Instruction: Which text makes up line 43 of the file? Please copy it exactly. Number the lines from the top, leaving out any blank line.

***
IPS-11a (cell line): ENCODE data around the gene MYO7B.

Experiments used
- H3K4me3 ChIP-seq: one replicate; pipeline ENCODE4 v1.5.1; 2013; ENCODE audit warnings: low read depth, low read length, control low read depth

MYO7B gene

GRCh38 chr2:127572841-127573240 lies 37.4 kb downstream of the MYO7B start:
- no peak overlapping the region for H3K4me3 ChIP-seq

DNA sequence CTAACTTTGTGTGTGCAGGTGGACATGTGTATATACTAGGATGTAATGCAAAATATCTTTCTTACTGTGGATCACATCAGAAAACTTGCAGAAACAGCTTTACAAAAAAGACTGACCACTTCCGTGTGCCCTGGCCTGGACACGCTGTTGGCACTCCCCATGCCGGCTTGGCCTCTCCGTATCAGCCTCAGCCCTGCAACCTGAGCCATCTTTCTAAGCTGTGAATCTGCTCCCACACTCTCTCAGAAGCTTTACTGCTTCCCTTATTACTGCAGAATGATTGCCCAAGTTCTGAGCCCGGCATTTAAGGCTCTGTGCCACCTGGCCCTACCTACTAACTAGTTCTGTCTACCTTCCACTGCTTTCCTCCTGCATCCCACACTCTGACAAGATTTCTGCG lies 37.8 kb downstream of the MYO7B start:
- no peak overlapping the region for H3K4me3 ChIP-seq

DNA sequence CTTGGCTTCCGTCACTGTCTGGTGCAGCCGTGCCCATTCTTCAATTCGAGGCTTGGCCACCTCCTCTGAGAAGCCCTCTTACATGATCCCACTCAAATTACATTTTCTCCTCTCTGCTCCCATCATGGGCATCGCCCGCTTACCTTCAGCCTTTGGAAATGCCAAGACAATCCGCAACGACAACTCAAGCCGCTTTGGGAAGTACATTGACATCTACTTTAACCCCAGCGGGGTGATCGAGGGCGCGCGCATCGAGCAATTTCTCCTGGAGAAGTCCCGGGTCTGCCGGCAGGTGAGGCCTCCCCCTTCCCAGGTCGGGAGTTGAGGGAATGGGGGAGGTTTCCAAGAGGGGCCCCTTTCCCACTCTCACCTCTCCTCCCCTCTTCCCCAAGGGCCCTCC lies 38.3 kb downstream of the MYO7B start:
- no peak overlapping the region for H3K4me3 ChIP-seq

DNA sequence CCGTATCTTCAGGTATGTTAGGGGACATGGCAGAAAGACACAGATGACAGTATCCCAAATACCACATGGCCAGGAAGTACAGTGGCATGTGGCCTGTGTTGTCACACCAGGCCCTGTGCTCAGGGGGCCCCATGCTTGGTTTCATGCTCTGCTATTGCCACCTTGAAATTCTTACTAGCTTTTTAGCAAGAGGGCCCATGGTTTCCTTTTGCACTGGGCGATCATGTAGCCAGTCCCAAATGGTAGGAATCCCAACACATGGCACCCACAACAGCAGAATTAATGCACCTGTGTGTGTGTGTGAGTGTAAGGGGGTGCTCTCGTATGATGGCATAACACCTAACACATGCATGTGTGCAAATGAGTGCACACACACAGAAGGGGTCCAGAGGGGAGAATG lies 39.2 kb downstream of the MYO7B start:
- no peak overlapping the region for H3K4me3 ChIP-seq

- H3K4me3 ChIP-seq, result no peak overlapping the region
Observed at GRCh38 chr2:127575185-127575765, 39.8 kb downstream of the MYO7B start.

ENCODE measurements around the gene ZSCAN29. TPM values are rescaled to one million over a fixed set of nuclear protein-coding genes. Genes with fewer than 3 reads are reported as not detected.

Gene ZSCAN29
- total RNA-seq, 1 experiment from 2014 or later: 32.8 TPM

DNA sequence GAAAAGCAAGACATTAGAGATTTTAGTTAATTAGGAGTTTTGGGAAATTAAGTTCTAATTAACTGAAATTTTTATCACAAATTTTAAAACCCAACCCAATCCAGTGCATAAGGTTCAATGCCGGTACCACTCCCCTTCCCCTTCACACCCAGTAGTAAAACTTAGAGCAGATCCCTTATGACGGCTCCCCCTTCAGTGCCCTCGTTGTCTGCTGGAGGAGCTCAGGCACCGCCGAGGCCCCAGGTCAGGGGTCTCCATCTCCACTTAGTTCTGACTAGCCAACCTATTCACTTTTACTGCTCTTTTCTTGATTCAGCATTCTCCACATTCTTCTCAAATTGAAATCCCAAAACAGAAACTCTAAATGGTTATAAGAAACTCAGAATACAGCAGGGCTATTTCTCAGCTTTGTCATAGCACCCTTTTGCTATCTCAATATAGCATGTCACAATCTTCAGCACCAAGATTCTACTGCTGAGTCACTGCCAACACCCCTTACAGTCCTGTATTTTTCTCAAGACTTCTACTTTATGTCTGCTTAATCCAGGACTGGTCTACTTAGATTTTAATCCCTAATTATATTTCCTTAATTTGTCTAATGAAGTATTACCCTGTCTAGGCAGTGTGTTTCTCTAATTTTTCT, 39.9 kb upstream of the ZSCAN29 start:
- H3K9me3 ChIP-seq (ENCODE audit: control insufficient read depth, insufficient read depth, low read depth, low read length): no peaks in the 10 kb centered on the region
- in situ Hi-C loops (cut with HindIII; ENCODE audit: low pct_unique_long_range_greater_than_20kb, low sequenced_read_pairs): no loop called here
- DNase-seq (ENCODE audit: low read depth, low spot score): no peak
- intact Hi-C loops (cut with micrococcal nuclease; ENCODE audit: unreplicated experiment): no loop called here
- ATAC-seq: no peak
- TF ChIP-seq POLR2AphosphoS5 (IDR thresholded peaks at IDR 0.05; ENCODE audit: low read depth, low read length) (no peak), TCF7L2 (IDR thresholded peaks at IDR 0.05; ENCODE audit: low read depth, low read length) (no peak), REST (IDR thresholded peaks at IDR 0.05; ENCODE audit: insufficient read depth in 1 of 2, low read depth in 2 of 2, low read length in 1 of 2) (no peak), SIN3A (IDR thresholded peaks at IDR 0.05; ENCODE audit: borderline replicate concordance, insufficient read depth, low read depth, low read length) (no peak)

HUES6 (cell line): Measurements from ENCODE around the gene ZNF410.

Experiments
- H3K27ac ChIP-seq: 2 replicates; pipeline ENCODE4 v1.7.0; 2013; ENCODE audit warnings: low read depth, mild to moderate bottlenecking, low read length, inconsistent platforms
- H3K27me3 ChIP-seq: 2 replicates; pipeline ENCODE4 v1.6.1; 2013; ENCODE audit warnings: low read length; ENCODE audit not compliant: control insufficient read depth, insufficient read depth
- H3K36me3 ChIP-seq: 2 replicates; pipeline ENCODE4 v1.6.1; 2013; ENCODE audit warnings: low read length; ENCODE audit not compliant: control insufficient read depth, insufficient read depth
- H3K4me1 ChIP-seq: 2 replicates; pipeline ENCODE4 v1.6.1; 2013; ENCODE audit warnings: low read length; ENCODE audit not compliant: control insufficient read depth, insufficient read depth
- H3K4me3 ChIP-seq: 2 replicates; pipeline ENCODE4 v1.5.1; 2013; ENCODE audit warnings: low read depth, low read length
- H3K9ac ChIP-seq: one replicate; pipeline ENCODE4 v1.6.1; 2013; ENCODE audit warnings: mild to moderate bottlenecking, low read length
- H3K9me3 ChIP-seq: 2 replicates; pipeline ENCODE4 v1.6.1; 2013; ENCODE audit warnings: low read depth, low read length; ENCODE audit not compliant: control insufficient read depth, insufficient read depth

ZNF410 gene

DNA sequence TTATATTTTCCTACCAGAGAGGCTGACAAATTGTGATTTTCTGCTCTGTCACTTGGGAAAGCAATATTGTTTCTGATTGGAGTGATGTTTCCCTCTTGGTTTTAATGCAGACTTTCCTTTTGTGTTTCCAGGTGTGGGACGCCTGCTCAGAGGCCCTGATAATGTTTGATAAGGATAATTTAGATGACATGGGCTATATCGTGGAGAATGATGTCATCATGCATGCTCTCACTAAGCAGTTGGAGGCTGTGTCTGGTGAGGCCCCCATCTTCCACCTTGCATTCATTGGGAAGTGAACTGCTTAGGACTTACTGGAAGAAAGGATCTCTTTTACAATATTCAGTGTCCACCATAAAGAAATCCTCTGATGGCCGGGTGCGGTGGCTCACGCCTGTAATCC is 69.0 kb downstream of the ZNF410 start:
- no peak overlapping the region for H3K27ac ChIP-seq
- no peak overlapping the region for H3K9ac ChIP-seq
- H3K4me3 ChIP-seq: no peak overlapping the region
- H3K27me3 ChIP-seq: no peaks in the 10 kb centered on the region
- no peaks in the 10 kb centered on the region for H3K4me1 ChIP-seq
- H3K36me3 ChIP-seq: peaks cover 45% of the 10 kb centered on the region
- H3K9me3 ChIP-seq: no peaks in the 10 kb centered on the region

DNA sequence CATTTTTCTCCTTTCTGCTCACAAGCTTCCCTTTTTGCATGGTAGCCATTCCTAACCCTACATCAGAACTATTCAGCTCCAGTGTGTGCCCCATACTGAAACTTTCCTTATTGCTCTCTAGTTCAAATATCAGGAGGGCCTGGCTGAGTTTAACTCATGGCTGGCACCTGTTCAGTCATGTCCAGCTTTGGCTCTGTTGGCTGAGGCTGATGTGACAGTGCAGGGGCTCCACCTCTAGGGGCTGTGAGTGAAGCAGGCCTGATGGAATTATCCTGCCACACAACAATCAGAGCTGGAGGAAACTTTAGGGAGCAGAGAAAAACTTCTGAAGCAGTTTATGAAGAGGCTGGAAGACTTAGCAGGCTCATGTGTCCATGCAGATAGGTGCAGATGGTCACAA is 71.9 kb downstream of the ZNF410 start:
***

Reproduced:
DNA sequence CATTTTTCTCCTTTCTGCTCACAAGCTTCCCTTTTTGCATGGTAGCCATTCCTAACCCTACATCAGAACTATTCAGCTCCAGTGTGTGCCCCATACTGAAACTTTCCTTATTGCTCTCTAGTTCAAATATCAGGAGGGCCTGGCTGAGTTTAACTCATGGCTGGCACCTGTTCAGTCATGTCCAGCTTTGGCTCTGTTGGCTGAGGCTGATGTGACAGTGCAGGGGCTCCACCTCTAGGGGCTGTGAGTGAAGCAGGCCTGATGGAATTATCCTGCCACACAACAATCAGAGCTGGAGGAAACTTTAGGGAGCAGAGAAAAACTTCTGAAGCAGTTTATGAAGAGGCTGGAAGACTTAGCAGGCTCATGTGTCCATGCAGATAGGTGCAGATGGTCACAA is 71.9 kb downstream of the ZNF410 start: